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IN THE NEWS
TOUR OF THE MONTH
ON THIS DAY IN LONDON
23rd March 1933 Born today: Geoffrey Leigh, CEO (Allied London Properties)
23rd March 1905 Born today: Ralph Perring, Lord Mayor (London)
23rd March 1889 The free Woolwich ferry service was launched by Sir Joseph Bazalgette.
23rd March 1861 London's 1st tramcars, designed by Mr Train of NY, begins operating
23rd March 1743 George Frideric Handel's oratorio Messiah premieres in London
23rd March 1729 Celebrated satirical painter William Hogarth married Jane Thornhill, daughter of artist Sir James Thornhill.
The Battle of Cable Street
It was here that Oswald Moselys fascist march was stopped.
Location: Cable Street, London, E1 8JR
Description: It was here where Cable Street became known for its 'battle' which took place there on Sunday 4 October 1936.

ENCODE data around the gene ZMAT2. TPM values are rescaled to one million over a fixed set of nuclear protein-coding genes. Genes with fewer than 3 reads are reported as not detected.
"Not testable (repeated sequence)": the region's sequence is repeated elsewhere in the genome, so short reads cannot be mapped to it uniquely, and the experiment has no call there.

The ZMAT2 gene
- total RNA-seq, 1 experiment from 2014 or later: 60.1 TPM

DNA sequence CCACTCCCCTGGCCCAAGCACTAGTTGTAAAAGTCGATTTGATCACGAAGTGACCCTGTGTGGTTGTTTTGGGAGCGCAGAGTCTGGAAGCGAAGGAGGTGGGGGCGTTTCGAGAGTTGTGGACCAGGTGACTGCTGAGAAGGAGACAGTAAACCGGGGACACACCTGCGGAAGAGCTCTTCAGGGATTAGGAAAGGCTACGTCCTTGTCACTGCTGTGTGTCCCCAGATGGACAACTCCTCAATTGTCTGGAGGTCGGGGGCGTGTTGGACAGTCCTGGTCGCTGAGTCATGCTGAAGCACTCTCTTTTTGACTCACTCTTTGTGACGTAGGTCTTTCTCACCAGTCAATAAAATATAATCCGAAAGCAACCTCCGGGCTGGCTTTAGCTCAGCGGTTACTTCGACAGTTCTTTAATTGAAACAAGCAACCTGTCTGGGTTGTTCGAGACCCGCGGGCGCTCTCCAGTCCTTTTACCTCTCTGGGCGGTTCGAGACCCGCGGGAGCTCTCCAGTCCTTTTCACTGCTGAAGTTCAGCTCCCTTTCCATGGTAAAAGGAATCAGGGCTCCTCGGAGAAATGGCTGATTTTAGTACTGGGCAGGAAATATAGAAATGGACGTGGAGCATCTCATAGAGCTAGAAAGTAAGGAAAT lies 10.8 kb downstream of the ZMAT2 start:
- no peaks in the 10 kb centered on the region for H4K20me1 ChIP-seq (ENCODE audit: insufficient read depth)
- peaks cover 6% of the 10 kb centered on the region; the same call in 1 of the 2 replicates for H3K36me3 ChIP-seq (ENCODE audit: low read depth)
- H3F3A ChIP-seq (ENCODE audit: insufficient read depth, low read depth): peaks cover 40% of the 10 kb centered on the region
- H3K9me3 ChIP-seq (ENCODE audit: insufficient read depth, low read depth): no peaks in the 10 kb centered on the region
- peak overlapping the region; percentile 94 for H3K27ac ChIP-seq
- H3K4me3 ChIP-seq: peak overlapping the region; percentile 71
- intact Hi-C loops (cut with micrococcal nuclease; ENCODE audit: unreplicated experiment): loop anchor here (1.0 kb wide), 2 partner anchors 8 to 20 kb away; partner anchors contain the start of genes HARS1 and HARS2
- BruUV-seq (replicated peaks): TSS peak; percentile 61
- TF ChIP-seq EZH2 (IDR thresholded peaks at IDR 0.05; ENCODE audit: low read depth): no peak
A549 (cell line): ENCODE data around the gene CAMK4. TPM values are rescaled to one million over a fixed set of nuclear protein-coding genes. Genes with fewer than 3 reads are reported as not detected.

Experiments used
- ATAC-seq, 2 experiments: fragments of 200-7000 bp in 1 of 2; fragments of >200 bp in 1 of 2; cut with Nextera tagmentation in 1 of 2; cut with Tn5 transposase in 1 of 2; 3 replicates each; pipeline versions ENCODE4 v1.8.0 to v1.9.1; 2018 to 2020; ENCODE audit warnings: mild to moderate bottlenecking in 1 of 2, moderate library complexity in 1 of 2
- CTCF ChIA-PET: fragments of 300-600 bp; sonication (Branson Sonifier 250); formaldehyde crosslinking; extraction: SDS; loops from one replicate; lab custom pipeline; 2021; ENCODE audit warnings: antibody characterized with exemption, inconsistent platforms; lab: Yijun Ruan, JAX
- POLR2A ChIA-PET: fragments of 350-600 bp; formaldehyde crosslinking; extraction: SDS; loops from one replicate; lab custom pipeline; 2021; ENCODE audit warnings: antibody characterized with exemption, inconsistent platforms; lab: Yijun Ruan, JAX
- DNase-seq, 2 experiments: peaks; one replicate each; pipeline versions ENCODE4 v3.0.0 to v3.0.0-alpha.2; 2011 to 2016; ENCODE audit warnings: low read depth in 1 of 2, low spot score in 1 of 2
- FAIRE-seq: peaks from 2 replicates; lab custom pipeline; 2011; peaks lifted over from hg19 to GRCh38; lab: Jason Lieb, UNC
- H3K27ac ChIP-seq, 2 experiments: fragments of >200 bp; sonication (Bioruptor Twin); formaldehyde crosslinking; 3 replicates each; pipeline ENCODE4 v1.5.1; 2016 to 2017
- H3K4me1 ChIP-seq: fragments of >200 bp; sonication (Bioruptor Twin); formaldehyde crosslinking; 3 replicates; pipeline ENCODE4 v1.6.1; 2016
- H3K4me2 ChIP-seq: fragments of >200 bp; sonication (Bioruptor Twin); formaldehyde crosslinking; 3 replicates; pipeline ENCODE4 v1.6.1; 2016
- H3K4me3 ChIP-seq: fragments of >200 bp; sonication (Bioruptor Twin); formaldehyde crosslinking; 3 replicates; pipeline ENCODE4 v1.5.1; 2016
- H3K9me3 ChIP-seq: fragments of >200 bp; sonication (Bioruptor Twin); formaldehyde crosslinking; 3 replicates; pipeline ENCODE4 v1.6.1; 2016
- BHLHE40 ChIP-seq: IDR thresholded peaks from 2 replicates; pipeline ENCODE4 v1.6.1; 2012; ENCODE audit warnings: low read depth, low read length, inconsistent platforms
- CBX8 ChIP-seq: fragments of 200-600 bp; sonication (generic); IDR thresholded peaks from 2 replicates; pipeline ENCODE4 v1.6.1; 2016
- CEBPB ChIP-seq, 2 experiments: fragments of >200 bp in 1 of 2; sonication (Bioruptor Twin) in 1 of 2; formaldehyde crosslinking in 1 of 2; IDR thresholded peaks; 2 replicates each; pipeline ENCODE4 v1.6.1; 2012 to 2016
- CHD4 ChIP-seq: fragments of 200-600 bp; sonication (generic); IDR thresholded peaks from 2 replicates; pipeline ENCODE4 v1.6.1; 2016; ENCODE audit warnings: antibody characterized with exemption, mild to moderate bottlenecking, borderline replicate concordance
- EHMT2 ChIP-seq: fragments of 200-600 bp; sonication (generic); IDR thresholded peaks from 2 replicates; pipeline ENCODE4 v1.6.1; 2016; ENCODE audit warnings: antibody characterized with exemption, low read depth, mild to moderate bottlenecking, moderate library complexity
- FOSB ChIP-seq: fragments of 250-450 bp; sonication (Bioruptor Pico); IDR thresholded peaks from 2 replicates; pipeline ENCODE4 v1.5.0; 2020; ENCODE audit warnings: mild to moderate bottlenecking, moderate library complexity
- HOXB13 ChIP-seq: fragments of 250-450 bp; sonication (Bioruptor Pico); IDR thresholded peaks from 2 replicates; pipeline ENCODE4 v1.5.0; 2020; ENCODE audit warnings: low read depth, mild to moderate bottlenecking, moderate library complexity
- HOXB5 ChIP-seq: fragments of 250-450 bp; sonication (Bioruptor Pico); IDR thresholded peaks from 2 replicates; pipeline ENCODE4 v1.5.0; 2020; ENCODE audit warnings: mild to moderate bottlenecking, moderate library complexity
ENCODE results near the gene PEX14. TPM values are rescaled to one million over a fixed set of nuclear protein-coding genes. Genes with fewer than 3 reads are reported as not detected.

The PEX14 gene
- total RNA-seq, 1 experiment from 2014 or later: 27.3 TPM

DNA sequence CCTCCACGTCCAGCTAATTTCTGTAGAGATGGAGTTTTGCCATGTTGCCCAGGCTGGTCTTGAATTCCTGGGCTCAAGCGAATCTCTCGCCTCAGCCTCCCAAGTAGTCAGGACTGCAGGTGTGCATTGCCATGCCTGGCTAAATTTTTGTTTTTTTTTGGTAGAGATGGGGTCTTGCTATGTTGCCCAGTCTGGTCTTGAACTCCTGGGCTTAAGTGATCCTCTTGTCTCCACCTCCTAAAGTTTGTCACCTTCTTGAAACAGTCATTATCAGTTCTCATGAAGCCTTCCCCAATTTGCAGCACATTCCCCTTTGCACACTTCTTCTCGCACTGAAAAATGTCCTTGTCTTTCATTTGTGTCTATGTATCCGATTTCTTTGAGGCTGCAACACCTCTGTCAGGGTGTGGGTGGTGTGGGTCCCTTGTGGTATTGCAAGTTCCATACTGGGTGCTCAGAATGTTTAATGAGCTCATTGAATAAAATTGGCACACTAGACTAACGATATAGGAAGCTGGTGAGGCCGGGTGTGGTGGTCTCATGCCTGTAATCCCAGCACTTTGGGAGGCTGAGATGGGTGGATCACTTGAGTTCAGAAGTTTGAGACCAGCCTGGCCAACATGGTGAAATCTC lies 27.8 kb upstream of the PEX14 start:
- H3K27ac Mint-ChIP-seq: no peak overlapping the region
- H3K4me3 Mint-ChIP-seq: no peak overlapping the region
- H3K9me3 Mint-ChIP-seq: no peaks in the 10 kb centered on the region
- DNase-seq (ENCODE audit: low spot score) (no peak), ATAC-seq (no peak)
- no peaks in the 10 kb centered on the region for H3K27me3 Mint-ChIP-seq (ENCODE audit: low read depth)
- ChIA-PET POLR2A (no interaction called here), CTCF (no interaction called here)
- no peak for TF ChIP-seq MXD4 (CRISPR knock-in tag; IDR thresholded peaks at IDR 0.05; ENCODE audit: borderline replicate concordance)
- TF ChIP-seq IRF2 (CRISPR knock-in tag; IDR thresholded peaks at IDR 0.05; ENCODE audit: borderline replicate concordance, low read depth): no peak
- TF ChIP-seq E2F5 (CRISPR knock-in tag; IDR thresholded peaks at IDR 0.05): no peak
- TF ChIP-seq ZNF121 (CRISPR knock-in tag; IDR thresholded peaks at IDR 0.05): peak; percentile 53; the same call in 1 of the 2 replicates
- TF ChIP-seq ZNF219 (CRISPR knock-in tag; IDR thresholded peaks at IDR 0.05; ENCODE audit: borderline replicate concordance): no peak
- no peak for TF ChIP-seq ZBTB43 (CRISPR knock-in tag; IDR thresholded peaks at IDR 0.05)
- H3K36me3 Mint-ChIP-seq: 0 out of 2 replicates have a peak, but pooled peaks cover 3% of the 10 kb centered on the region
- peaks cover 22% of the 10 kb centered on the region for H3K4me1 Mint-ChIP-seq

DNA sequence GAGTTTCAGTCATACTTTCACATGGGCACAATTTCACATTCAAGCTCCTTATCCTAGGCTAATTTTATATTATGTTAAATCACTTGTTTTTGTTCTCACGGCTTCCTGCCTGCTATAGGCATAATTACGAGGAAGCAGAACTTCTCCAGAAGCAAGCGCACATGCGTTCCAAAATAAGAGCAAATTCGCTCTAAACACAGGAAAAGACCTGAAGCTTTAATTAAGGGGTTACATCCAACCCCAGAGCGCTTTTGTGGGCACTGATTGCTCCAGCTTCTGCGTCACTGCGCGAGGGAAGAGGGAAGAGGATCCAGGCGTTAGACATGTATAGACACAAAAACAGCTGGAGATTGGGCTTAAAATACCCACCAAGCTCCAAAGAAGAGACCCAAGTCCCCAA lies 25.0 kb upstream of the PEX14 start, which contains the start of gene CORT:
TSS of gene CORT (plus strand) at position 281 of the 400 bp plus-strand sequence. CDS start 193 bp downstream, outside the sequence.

The East End area was a melting pot of races and cultures. London's Jewish population was around 183,000 of which 60% lived in the East End with 52% of those living in the Borough of Stepney. Anti-semitism increased in line with the deteriorating social conditions in East London and Fascism was rearing its head across Europe.
The British Union of Fascists (BUF) organised against the Jewish community, seeing them as the cause of all the problems, and of being part of a world wide conspiracy of world domination as purported by the notorious forgery The protocols of the Elders of Zion.
In the spring of 1936 Oswald Mosely targeted the East End as a focal point for BUF activity. The intended fascist parade through Cable Street parade was intended as being a show of strength.
The Labour, Communist and Trades Union movement responded with a campaign to fight against fascism. The battle of Cable street showed that Mosely and his blackshirts that their brand of hate were not wanted. The battle is one of the most symbolic in working class history.
Tagged in this Tour: The London Riots Tour